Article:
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They're Back: Juggerknot Theater Has 'Wynwood Stories'

Presenters Of Immersive 'Miami Motel Stories' Now In Wynwood


The Cuban Seamstress: Angelina Lopez de Catledge

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The Cuban Seamstress: Angelina Lopez de Catledge

Jan Engoren

Fresh off the success of last season's "Miami Motel Stories," playwright Juan C. Sanchez and Juggerknot Theatre Company are back with its latest immersive theatre experience, "Wynwood Stories," directed by Tai Thompson.

In conjunction with Della Heiman, creator of The Wynwood Yard (56 NW 29th St.) "Wynwood Stories," is a site-specific piece running through May 4, at the Yard during its final month before it transitions to Doral Yard.

"We're telling the history of this neighborhood," says Sanchez. "All the characters come from historical research. I did a lot of reading and conducted a lot of interviews to get a sense of how the neighborhood evolved over time."

Sanchez's talent lies in illuminating and giving a voice and presence to those diverse and divergent archetypal characters that left their imprint on the area. He sets out to tell the stories of Wynwood's past, present and future.

The Graffiti Artist: Rayner G. Garranchan

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The Graffiti Artist: Rayner G. Garranchan

"Our goal in recounting these stories is to come in as a neutral party without an opinion," says Juggerknot Theatre executive director Tanya Bravo. "It's important for us as an organization to give these people a voice and to remember them and their contributions."

Working with History Miami and local activists, developers, artists, residents and shop owners, Sanchez creates 11 unique composite stories – including that of a gallery owner, Cuban seamstress, real estate developer and graffiti artist - based on real-life residents from Wynwood's inception.

Founded in 1917 by Josiah Chaille and Hugh Anderson, the neighborhood, mostly farmland, and called Wyndwood Park, was home to lower middle-class families who worked at the neighborhood's commercial businesses, including the Coca-Cola bottling plant and Merita Bread.

By the mid-1950s, Wynwood became a thriving garment center along NW 5th Ave. between NW 22 and NW 29 St., and home to a large Puerto Rican community, known as Little San Juan.

PaulS.George, Ph.D., Professor of History, at Miami-Dade College who gives bike and walking tours of Wynwood, finds the area north of 29th St. of particular interest.

"Many people may not realize how entrenched the Puerto Rican neighborhood was," George says. "The residents, mostly working class, came from New York and from Puerto Rico directly. You can still see elementary schools and streets named for Puerto Rican leaders."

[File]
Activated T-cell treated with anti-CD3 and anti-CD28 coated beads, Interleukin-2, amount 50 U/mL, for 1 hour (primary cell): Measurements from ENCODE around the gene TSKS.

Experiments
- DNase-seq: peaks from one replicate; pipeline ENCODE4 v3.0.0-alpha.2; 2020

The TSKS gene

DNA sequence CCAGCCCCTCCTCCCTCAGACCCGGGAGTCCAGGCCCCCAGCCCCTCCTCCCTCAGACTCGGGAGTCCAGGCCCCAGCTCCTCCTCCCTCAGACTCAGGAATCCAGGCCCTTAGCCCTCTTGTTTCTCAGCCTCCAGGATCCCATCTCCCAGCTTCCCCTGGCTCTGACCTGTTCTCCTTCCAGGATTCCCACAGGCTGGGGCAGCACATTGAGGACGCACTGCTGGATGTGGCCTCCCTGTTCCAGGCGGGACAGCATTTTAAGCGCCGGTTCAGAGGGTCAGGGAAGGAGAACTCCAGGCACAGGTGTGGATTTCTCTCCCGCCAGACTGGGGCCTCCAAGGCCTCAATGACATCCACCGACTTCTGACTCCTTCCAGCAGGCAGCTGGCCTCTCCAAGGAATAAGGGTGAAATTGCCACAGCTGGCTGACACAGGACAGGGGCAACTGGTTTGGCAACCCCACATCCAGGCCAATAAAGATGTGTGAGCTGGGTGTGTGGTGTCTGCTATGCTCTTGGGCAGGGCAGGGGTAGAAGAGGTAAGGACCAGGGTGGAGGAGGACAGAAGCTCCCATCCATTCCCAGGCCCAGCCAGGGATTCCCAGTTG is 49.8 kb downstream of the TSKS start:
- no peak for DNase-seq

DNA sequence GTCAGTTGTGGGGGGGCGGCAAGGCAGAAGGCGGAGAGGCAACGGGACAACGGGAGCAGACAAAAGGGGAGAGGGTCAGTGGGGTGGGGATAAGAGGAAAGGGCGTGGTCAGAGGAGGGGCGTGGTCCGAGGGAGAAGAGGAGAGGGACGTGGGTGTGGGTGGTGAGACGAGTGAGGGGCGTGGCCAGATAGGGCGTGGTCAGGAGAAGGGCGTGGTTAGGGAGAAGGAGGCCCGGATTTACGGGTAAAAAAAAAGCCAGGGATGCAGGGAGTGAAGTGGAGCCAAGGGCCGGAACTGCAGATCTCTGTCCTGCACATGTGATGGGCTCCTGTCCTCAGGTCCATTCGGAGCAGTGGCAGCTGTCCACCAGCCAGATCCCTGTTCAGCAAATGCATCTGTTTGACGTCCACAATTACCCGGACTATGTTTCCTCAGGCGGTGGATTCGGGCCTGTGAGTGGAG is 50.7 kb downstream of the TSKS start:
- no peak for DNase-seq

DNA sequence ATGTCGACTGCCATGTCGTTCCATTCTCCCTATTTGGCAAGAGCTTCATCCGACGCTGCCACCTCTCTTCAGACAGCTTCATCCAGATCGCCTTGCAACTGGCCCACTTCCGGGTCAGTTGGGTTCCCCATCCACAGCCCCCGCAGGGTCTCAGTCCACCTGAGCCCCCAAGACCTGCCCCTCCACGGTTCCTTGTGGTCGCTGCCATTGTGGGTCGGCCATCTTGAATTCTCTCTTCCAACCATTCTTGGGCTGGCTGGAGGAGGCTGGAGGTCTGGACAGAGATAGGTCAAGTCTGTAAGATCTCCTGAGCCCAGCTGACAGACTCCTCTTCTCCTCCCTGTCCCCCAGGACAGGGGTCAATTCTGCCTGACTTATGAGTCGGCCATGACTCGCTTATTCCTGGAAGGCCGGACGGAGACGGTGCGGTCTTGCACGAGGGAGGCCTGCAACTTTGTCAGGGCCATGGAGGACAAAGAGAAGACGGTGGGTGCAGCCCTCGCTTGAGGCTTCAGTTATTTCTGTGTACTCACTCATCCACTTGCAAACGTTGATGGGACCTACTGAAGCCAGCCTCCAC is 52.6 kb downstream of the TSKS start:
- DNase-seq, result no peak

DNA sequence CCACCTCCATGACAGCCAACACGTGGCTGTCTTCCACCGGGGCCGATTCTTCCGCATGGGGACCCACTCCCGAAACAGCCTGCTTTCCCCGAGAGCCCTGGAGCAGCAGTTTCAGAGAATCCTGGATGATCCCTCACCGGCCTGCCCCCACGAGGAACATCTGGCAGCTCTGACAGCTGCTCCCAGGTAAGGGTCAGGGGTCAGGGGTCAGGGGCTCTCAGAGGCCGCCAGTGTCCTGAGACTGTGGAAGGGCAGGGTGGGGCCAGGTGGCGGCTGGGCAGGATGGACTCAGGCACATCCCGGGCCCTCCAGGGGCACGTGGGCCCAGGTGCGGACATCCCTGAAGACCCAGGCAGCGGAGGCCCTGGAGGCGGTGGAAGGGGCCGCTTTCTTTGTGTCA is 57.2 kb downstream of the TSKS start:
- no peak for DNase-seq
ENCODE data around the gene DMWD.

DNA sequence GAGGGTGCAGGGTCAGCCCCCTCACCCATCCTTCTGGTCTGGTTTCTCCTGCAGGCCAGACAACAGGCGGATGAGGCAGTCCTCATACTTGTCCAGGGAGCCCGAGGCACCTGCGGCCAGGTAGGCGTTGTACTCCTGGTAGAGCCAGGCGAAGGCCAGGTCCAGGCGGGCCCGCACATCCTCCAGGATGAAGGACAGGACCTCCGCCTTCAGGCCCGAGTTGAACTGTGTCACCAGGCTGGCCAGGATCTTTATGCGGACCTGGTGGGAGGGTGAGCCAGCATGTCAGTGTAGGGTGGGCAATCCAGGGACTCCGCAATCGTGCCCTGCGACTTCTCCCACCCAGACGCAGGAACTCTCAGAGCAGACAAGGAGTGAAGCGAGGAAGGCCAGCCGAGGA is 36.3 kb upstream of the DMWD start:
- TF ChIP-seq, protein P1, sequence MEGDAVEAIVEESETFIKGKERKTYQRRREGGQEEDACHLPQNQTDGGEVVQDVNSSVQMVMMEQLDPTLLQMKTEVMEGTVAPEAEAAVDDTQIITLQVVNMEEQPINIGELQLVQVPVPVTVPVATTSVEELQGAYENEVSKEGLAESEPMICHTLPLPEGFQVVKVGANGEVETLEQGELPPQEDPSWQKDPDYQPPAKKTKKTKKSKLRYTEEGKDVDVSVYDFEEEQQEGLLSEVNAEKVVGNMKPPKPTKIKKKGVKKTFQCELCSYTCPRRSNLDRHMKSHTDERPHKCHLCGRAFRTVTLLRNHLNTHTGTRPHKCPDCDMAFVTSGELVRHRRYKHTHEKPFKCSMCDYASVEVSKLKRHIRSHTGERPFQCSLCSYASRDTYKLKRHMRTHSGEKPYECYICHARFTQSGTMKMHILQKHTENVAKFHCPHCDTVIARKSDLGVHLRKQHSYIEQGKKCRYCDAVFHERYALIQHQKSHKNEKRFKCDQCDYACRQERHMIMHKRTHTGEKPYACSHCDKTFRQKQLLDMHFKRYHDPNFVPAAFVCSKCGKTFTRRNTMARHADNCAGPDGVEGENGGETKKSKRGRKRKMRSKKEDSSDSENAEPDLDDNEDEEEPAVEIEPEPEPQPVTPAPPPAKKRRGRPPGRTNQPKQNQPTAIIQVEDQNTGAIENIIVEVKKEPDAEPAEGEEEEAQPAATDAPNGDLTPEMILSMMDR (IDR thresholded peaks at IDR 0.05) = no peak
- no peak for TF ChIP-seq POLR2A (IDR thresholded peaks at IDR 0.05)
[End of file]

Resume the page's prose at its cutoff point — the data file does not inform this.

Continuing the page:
"What Juan is doing is amalgamating all the characters who called Wynwood home at one time or another and providing a deeper look into the area, giving it a real sense of place," he says.

The sixties brought The Miami Riots, artist-run spaces, such as The Bakehouse as well as street and graffiti artists.

Tia Oneida( Little San Juan): Madelin Marchant

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Tia Oneida( Little San Juan): Madelin Marchant

The gradual gentrification continued and culminated in an area with a diverse mix of bars, restaurants, clubs, and of course, the street murals which put Wynwood on the map, thanks in part to the foresight of developer Tony Goldman, who envisioned Wynwood as an open air canvas.

Sanchez interviewed a number of the original street artists including Skott "Rage" Johnson of the street art collective, Inkheads, legendary graffiti artist Crome and Miami Puerto Rican street artist Trek6 (Oscar Montes).

Sanchez, who grew up in Miami, says he was surprised to learn about the impact of the street and graffiti artists in Wynwood.

"Just discovering the history of the neighborhood was enlightening to me," he said. "Learning about the culture of the graffiti artists and the art itself gave me a clear understanding of who and what they are. I gained a real insight into the culture, the community and the politics behind that subculture."

Not just recounting individual stories, Sanchez's goal is to find the commonalties between divergent groups of people, shed a light on the way they live and toil and struggle and dream in a place of shared experience.

The Baker: Chris Krider

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The Baker: Chris Krider

After Wynwood, Sanchez will turn his discerning gaze onto two other historic Miami neighborhoods: North Miami and Overtown.

"I hope audiences enjoy the show and leave understanding more about the history of Wynwood, the people who have contributed to the city, and how we are all connected," Sanchez says. "I hope we're able to give credit where credit is due and understand each other's point of view."

"Wynwood Stories" runs from April 16 through May 4 at the Wynwood Yard, 56 NW 29th St., Miami; thewynwoodyard.com. Tickets cost $75. Go to www.thewynwoodstories.com for information.

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